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April 10, 1986

ADA I. STEVENS, Administratrix of the Estate of LEON F. STEVENS, Deceased,

The opinion of the court was delivered by: HUYETT


 On August 22, 1985, a ten-person jury returned a defense verdict in this case involving death resulting from the crash of an airplane manufactured by defendant Cessna Aircraft Company. Plaintiff Ada I. Stevens, the former wife of decedent Leon Stevens, has moved for a new trial. She claims that the verdict was against the weight of the evidence and that prejudicial error was committed during the course of and after the trial. As explained below, I find no reason to order a new trial, so I will deny the motion.


 A. The Crash

 Early in the morning of January 24, 1980, Mr. Stevens was killed when the Cessna 411A aircraft that he was piloting crashed shortly after takeoff at Port Columbus Airport in Columbus, Ohio. Mr. Stevens, the only occupant of the airplane, had been licensed as a commercial pilot by the Federal Aviation Administration (FAA) since 1973. At the time of the accident, he was operating a cargo route for Volunteer Aviation, Inc., an air charter service located in his hometown of Clarksville, Tennessee. His previous experience with Volunteer involved flights on Cessna 402 airplanes; he had never before operated a Cessna 411A. The 411A is similar to the 402, but the 411A has a somewhat smaller rudder and larger engine.

 Mr. Stevens left Clarksville on the evening of January 23d, and made one stop in Louisville, Kentucky, before arriving at Columbus. After taking on cargo at Columbus, Mr. Stevens took off at 2:40 a.m. He slowly climbed to about 100 feet, and then lost power in his left engine. Within seconds, he called the tower identifying the emergency. Immediately, the tower cleared him to land, and he then made a shallow turn to the left. Nineteen seconds after Mr. Stevens first notified the tower of the engine failure, his plane crashed, and was consumed by fire. Later examination of the aircraft revealed that the landing gear had never been retracted and that the left propeller had not been feathered.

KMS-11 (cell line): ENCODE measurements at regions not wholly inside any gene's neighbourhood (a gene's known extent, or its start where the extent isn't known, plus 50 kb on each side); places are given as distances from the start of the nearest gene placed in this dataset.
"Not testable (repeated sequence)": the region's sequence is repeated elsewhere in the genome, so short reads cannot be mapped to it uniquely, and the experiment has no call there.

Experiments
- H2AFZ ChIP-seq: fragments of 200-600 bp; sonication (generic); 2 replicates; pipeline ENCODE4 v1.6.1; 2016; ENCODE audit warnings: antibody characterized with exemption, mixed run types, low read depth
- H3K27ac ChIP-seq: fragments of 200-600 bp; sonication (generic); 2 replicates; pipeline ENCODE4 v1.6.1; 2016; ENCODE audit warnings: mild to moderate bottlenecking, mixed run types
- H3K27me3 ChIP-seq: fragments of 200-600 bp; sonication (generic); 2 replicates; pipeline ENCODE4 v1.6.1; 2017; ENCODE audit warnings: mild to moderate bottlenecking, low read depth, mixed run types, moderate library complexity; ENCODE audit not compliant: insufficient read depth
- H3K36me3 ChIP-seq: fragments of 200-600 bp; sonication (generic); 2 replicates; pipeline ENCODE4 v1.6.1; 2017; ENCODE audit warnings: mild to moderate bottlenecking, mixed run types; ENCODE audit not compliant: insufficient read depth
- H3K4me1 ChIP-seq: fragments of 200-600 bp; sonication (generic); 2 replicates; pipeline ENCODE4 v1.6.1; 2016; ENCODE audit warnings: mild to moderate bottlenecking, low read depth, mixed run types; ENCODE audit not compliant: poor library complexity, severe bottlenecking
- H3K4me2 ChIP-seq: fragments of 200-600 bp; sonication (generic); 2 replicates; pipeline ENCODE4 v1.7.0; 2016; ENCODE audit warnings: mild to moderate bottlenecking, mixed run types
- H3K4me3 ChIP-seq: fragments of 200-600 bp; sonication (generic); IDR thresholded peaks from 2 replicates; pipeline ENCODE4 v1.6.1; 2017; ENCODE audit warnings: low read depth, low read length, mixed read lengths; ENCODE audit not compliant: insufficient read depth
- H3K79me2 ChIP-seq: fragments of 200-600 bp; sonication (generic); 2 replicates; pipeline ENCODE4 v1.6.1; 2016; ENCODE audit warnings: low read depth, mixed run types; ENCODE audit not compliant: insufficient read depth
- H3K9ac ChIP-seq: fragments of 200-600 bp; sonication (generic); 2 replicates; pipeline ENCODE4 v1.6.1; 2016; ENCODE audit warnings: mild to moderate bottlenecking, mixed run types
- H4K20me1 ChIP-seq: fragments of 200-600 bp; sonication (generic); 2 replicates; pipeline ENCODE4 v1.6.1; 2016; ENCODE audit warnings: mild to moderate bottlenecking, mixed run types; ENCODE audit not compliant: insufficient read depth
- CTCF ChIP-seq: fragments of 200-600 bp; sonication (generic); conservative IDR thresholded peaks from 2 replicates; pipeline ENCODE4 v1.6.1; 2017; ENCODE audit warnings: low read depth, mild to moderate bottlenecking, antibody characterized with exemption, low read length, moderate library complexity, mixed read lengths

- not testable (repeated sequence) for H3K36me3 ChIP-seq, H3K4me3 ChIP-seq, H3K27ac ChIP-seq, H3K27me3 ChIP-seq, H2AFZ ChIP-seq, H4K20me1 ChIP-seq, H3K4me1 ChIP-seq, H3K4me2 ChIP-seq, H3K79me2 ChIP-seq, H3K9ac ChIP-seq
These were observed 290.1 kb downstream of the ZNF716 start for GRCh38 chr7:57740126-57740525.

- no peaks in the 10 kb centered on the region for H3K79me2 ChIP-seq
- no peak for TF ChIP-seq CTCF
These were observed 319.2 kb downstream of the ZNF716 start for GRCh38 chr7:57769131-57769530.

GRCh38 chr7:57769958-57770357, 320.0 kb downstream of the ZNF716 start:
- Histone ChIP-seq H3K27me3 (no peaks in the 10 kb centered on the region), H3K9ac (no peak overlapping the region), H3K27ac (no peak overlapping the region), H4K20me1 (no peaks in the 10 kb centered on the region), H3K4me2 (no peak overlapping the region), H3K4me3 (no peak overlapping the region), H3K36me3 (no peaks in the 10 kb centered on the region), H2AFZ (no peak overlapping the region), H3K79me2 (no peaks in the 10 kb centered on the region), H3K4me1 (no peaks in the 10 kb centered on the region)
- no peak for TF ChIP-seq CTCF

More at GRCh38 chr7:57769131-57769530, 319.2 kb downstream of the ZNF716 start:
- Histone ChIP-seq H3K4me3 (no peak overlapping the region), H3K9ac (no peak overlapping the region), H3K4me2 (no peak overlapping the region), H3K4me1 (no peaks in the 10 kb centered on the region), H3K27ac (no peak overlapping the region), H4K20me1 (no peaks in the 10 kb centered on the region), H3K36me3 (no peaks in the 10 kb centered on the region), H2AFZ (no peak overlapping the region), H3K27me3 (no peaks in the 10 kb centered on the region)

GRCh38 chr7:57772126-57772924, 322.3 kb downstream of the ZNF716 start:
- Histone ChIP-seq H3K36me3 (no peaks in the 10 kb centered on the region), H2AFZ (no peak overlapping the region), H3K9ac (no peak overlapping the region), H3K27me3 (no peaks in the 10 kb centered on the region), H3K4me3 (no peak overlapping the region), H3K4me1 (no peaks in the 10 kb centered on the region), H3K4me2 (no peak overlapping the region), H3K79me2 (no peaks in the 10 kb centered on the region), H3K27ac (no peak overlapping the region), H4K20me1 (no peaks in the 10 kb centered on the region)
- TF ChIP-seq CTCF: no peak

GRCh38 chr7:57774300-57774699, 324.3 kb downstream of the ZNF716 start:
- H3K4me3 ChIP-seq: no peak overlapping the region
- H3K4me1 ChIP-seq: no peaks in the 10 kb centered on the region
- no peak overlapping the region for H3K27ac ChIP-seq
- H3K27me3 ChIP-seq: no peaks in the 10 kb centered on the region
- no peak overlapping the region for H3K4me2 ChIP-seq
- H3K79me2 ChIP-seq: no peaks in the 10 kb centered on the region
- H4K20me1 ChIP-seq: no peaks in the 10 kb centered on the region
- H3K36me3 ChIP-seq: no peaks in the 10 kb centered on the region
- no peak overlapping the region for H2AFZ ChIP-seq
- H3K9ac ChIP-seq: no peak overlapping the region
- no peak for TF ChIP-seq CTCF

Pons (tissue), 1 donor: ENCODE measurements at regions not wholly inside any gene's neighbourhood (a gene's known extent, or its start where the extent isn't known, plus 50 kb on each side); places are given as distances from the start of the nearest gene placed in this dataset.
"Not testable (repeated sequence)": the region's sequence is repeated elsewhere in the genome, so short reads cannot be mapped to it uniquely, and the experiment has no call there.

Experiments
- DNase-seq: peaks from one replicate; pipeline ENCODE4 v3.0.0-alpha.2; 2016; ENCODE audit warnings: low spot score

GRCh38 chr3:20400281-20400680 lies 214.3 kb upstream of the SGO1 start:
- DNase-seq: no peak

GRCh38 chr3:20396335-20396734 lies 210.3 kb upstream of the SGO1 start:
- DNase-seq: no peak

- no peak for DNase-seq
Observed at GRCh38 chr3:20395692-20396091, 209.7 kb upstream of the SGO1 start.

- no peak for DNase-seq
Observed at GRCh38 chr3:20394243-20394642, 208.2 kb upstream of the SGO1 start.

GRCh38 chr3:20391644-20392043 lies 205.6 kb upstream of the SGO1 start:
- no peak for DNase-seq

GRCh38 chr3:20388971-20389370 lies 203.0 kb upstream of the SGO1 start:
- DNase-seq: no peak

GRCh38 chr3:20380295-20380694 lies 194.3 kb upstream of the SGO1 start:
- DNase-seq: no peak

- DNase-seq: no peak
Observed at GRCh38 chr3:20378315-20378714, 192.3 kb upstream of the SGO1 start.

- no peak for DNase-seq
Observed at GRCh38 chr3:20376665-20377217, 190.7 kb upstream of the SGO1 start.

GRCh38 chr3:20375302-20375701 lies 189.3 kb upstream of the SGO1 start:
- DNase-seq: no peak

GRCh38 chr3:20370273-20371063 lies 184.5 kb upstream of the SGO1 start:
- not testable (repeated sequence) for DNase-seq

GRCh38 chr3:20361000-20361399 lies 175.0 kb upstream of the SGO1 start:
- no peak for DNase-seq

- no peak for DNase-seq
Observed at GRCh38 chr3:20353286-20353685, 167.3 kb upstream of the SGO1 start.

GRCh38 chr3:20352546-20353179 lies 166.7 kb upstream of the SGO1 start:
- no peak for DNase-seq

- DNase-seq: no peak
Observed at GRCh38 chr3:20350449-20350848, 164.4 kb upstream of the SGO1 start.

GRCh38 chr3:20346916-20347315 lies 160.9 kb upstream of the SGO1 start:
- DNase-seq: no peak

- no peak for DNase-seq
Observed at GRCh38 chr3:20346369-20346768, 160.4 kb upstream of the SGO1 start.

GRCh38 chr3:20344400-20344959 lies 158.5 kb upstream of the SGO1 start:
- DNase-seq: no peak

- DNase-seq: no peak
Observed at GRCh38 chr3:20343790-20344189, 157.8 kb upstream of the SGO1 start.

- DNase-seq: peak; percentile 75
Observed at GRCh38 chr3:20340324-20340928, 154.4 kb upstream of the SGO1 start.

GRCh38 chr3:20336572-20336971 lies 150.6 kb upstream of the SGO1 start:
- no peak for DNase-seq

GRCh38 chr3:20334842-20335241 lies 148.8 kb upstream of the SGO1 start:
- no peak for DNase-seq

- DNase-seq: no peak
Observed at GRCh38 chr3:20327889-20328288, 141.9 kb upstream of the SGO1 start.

At the time of engine loss, the plane's speed was between 115 and 120 miles per hour. After the engine failed, the speed dropped to less than 100 m.p.h., causing the aircraft to stall and then plummet. The 411A owner's manual contained the following instruction:

RECOMMENDED SAFE SINGLE-ENGINE SPEED. Although the aircraft is controllable at the minimum control speed, the aircraft performance is so far below optimum that continued flight near the ground is improbable. A more suitable recommended safe single-engine speed is 105 MPH, since at this speed altitude can be maintained more easily while the landing gear is being retracted and the propeller is being feathered.

 B. The Decedent

 At the time of his death, Mr. Stevens, a 29-year-old Army warrant officer, was enrolled as a full-time student at Embry-Riddle Aeronautical University at Fort Campbell, Kentucky. Mr. Stevens, who had accumulated about 2500 hours of flight time with Army helicopters, was being paid by the Army to pursue a degree in aeronautical science at Embry-Riddle. At the same time, he was employed by Volunteer as a part-time cargo pilot.

 Mr. Stevens had been married four times, and had five children -- two with plaintiff, his first wife; one with his second wife; and two with a woman whom he had never married. At the time of the crash, he was living with Sandra Graham, a different woman to whom he was not married. On January 22d, Mr. Stevens and Graham quarreled. According to Graham, Stevens left their home that night and went drinking. Volunteer chief pilot Norman Knofs testified that Mr. Stevens had not been scheduled to fly to Columbus on the night of the 23d, but requested the assignment a few hours before take-off because he wanted to get out of his house.

 C. The Trial

 Mrs. Stevens brought this strict liability suit as administratrix of the estate of decedent. She contended that the airplane was defective in the following ways: the rudder was too small to control the plane in single-engine flight; excessive rudder pedal forces were needed to control the craft in single-engine flight; the floor of the cockpit contained a contour interruption that hindered a pilot's ability to exert force on the rudder pedal; the seat back was overly flexible, also making it difficult for a pilot to exert necessary pressure on the rudder pedal; and the owner's manual contained inaccurate and misleading information resulting in a failure to warn. She claimed that the instruction on minimum airspeed was ...

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